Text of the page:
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Farmers watching weather closely as seasonal planting window narrows

As it is every year, local farmers are playing the weather lottery. What numbers will come up, nobody knows.

In the meantime, they're planning their crops, waiting for a little dry spell and a bit warmer weather to start planting.

"We always hope every single year that Mother Nature will give us a good growing year," said Barbie Starowitz, of Star Growers Farm in Elba. "We think that every year. We hope every year for a good year just to pay the bills."

For many crops, now is the ideal time for getting seeds in the ground, but when the soil is still too soft from rain or the temperature still a bit cold (as it's expected to be for the next few nights), then farmers may run out of time to sow all their fields, if any.

CY Farms has started planting onions -- as have other farmers -- because, as CEO Craig Yunker says, "the muck is more forgiving," but his crews still haven't started on peas or corn.

Yunker said they like to start planting around April 1 and corn seed should start going in the ground by April 20. So far, CY has yet to plant a single acre of corn or peas.

"We'd like to get going," Yunker said.

This year, CY Farms will return to growing cabbage. The Yunkers made headlines last year when they decided to forgo cabbage.

Craig Yunker cited three reason for cutting the crop: The uncertainty raised by the employer mandate in Obamacare; the loss of labor to an immigration audit; and the high price of corn.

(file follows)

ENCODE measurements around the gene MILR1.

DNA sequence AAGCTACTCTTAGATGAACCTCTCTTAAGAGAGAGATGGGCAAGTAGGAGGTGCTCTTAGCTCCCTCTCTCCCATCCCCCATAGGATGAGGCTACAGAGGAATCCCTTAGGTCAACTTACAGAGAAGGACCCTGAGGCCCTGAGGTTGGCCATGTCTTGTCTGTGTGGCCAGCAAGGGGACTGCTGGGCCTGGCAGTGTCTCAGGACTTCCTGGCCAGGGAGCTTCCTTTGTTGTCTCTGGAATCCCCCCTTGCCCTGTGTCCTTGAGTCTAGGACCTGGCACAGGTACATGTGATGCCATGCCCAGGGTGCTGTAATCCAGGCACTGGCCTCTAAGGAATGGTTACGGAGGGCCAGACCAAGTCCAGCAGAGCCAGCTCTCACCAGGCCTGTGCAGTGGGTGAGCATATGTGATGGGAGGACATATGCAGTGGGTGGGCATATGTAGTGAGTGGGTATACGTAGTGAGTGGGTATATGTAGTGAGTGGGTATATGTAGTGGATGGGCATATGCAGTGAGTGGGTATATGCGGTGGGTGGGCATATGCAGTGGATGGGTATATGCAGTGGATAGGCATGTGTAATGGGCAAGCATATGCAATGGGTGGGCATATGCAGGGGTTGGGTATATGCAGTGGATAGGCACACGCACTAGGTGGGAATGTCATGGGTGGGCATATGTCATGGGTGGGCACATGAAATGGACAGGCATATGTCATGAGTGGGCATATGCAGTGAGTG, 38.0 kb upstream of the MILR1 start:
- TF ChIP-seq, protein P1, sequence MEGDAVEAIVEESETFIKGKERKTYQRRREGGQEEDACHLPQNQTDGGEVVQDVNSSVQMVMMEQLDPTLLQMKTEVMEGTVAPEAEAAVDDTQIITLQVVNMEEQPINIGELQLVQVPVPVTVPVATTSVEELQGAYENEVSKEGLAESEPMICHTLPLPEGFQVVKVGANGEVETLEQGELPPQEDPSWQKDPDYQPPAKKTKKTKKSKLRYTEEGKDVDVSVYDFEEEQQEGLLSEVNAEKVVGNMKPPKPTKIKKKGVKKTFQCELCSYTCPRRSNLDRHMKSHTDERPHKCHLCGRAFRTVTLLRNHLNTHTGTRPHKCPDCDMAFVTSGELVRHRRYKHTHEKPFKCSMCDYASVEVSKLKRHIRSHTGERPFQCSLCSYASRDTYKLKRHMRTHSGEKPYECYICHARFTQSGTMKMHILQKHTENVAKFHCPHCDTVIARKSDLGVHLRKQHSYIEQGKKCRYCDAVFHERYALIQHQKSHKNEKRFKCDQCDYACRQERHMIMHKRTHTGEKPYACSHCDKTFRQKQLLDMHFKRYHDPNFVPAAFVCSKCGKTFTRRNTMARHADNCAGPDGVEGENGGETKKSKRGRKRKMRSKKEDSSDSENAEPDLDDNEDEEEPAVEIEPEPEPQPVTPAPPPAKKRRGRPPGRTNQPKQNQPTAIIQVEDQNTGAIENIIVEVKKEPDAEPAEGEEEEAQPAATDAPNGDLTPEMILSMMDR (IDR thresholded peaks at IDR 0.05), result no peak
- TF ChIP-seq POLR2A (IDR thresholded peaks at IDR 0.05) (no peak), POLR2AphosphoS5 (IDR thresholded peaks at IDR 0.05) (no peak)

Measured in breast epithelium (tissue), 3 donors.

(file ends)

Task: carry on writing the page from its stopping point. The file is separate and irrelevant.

This year, the employer mandate is delayed for at least a year (allowing CY Farms to employ more than 50 people); Yunker has been able to find some qualified help to replace the workers he lost; and corn has dropped nearly $2 in price per bushel and is now trading at just under $5.

Those three factors led Yunker and his managers to decide to cut corn acreage this year and grow cabbage again.

For Star Growers, the crop mix will be pretty much the same as always -- corn, peas, soybeans, wheat, cabbage and onions.

Most of what Star grows goes to canning factories, either Seneca or Bonduelle.

"We've been waiting for a good growing season, but Mother Nature seems pissed at us," Starowitz said. "It's either too wet or too dry."

Like Star Growers, MY-T Acres grows mainly for canners and food processors. Pete Call said this year's crop will be pretty much like the last few years: green beans, peas, cabbage, potatoes for potato chips, spinach, sweet corn, red beets, grain corn, wheat, rye, oats and alfalfa.

We couldn't reach Torrey Farms, another large crop farm in the county, for comment.

Top Photo: Craig Yunker, CY Farms, with buckets of onion seeds. Each bucket holds 500,000 seeds and costs the farm $1,410. "It's the most expensive seed we buy," Yunker said. Below, preparing the muck to be seeded.

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